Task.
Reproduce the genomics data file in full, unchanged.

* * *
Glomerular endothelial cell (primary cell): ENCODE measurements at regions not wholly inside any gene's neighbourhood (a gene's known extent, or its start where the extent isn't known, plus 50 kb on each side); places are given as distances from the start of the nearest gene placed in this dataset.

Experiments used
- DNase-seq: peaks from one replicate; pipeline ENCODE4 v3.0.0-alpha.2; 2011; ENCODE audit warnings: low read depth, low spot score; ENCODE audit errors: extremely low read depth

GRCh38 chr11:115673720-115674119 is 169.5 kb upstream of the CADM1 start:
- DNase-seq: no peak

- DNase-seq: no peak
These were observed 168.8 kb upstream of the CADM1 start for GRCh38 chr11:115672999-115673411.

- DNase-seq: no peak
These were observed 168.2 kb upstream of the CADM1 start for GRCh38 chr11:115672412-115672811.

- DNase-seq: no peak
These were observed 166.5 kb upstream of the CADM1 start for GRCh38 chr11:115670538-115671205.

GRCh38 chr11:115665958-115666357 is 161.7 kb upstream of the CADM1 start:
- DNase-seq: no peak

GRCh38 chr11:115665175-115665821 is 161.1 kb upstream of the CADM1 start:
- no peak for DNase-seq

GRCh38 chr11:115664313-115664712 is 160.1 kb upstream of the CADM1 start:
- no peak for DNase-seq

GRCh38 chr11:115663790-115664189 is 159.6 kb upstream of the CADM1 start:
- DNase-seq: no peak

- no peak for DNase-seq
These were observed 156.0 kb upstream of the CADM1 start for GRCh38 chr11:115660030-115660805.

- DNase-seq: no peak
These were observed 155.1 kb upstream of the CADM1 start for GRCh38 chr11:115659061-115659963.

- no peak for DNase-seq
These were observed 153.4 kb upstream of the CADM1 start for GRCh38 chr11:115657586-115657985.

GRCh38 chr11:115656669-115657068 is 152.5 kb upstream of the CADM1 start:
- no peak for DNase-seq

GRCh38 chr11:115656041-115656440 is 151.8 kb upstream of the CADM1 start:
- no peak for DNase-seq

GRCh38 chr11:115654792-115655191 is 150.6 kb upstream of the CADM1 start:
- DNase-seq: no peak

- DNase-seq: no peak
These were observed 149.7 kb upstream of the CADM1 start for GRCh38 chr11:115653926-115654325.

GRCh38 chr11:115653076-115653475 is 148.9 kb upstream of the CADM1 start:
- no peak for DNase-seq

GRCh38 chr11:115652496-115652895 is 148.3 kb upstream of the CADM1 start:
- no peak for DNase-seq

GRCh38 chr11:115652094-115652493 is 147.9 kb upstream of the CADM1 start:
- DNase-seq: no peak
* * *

Glomerular endothelial cell (primary cell): ENCODE measurements at regions not wholly inside any gene's neighbourhood (a gene's known extent, or its start where the extent isn't known, plus 50 kb on each side); places are given as distances from the start of the nearest gene placed in this dataset.

Experiments used
- DNase-seq: peaks from one replicate; pipeline ENCODE4 v3.0.0-alpha.2; 2011; ENCODE audit warnings: low read depth, low spot score; ENCODE audit errors: extremely low read depth

GRCh38 chr11:115673720-115674119 is 169.5 kb upstream of the CADM1 start:
- DNase-seq: no peak

- DNase-seq: no peak
These were observed 168.8 kb upstream of the CADM1 start for GRCh38 chr11:115672999-115673411.

- DNase-seq: no peak
These were observed 168.2 kb upstream of the CADM1 start for GRCh38 chr11:115672412-115672811.

- DNase-seq: no peak
These were observed 166.5 kb upstream of the CADM1 start for GRCh38 chr11:115670538-115671205.

GRCh38 chr11:115665958-115666357 is 161.7 kb upstream of the CADM1 start:
- DNase-seq: no peak

GRCh38 chr11:115665175-115665821 is 161.1 kb upstream of the CADM1 start:
- no peak for DNase-seq

GRCh38 chr11:115664313-115664712 is 160.1 kb upstream of the CADM1 start:
- no peak for DNase-seq

GRCh38 chr11:115663790-115664189 is 159.6 kb upstream of the CADM1 start:
- DNase-seq: no peak

- no peak for DNase-seq
These were observed 156.0 kb upstream of the CADM1 start for GRCh38 chr11:115660030-115660805.

- DNase-seq: no peak
These were observed 155.1 kb upstream of the CADM1 start for GRCh38 chr11:115659061-115659963.

- no peak for DNase-seq
These were observed 153.4 kb upstream of the CADM1 start for GRCh38 chr11:115657586-115657985.

GRCh38 chr11:115656669-115657068 is 152.5 kb upstream of the CADM1 start:
- no peak for DNase-seq

GRCh38 chr11:115656041-115656440 is 151.8 kb upstream of the CADM1 start:
- no peak for DNase-seq

GRCh38 chr11:115654792-115655191 is 150.6 kb upstream of the CADM1 start:
- DNase-seq: no peak

- DNase-seq: no peak
These were observed 149.7 kb upstream of the CADM1 start for GRCh38 chr11:115653926-115654325.

GRCh38 chr11:115653076-115653475 is 148.9 kb upstream of the CADM1 start:
- no peak for DNase-seq

GRCh38 chr11:115652496-115652895 is 148.3 kb upstream of the CADM1 start:
- no peak for DNase-seq

GRCh38 chr11:115652094-115652493 is 147.9 kb upstream of the CADM1 start:
- DNase-seq: no peak